Anyway, I started to follow Craig’s list looking for a car that I could make into the hot rod with my son. I had for years told him what a real hot rod was. Not the modern cars of the late ’50’s on and certainly not what kids of today consider hot rods. It is difficult to describe and imagine what these old cars were like. They felt different than newer cars and even had their own smells, mostly from oil and break fluid. Well, you can’t even get real break fluid anymore so anything I could tell him was inadequate.

I had pretty much resigned myself to never finding another ’39 Plymouth coupe because they were never very common and not all that many have survived the years. So, realistically I focused on something in the later ’40’s. I found a few that looked ok but nothing that really turned my crank as it were. One evening I got the idea to put a wanted notice on Craig’s list and it went like this. “Wanted, ’39 Plymouth coupe. Had one as a kid and would like another to make a hot rod out of with my son” and my phone number. I figured this was about as long a long shot as could be but about a half hour later my phone rang. “Hello ………I saw your ad on Craig’s list for a ’39 Plymouth coupe………..I have one,”. The fellow on the phone told me about the car he had, “455 Olds engine, Mustang front clip, Camero posi rear, etc.”. He said he didn’t know too much about the car because he had just recently gotten it. I made arrangements to go see the car later the next week. My son and I were pretty busy with work and that was the soonest we could go see.

On the way across town that evening to look at the car, I was pretty excited and nervous at the same time. It was either a good one or a bad one. Cars of this vintage are usually riddled with rust and I just didn’t have the time or desire to take an old car from a rusty hulk and basically restore it. We rolled into the driveway and in a carport to our left sat some kind of newer car and next to it a VERY cool mid ’30’s pickup truck. To our right was an old coupe under a car cover. I thought to myself, that could be it. Around back, was a big shop building in which was a red 1940 2dr Plymouth sedan. We could hear voices as we neared the door. My son, Ron went in first and I was right behind. Straight ahead were two guys working on and discussing the ’40. To the right was the ’39! This photo shows the car as we first saw it. I was beside myself. I kept the excitement to myself, something I learned from many years buying and selling antiques. Ron turned aside and in a low voice (the apple didn’t fall far from the tree) said “….we have to get this car!!!!’. To which I replied, it’s a done deal. The price the guy wanted was a whole lot more than the $100.00 I paid for the first one but if the car was decent, a fair price. We introduced ourselves and went about looking the car over. The trunk was full of car stuff and the original bench seat was missing and some buckets were sitting in it but not bolted down. Ron got in the driver’s seat and I whispered…….” take a deep breath……can you see a little about what I was telling you a hot rod was”? “Yeah”!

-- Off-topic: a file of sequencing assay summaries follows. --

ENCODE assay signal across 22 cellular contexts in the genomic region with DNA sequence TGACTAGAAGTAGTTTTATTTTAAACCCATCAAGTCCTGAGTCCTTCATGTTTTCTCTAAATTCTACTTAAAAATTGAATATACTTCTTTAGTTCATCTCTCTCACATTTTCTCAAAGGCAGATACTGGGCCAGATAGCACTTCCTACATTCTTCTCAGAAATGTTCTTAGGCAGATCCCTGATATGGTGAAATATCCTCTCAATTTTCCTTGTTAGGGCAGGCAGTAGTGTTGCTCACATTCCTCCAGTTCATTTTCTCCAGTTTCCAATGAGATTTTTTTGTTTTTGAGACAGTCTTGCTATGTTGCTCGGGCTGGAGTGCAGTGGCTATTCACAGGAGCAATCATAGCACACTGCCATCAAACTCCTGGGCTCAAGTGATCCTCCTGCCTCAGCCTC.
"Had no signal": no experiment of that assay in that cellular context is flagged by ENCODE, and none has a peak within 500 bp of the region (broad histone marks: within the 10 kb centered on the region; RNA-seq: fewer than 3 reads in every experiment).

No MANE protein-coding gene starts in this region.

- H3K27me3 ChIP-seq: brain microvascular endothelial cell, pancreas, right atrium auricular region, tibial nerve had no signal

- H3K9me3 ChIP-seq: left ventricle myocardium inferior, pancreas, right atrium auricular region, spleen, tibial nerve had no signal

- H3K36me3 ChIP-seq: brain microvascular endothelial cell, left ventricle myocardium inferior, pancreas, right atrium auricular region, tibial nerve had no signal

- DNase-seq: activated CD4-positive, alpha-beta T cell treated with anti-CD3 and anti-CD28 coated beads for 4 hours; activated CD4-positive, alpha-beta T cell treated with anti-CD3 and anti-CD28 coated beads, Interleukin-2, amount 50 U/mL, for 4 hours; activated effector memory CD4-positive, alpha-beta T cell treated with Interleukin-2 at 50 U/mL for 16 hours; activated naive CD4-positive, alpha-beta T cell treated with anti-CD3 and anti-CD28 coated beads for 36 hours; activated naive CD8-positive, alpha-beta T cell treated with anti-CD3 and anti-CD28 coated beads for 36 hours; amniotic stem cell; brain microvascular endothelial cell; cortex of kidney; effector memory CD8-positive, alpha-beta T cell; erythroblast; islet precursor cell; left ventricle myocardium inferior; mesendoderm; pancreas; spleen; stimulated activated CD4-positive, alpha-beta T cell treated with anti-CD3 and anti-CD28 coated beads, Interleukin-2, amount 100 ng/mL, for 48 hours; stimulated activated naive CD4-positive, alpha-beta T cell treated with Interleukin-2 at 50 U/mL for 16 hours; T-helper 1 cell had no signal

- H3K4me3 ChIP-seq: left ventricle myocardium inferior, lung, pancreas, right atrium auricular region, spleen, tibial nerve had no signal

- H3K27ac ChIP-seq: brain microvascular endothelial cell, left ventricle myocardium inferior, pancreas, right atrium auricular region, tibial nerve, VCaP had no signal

It was kinda dark in the corner where the car was so we couldn’t really see underneath or down into the engine compartment. That mattered not, I was going to give the guy his asking price. We talked cars for a little while. It turned out that the guy collected mainly Plymouths. He had these two, a 1938 2 dr sedan, two more coupes out back that were pretty rusty, one a ’40 and a ’37 I believe. Under the car cover was a ’40 Dodge coupe, also rusty. His two sedans were the best of the lot AFTER the ’39. Whether he realized that or not, I will never know. He showed us all his cars before we settled down and talked about the ’39. He has a tow truck and one of his clients is some nonprofit organization. Turns out that the fellow that was building the ’39 died before finishing it and it went to the nonprofit and the current owner bought it from them. He said he was told that the motor ran but not well. A clipboard came with the car listing what had been done to the car and it made mention to the “fact” that the carburetor (what appeared to be a nearly new Eddlebrock) and gas tank needed cleaning. He said he never tried to start the car.

I paid the guy and he delivered it (for free!) the middle of the following week. What a few days waiting that was!!!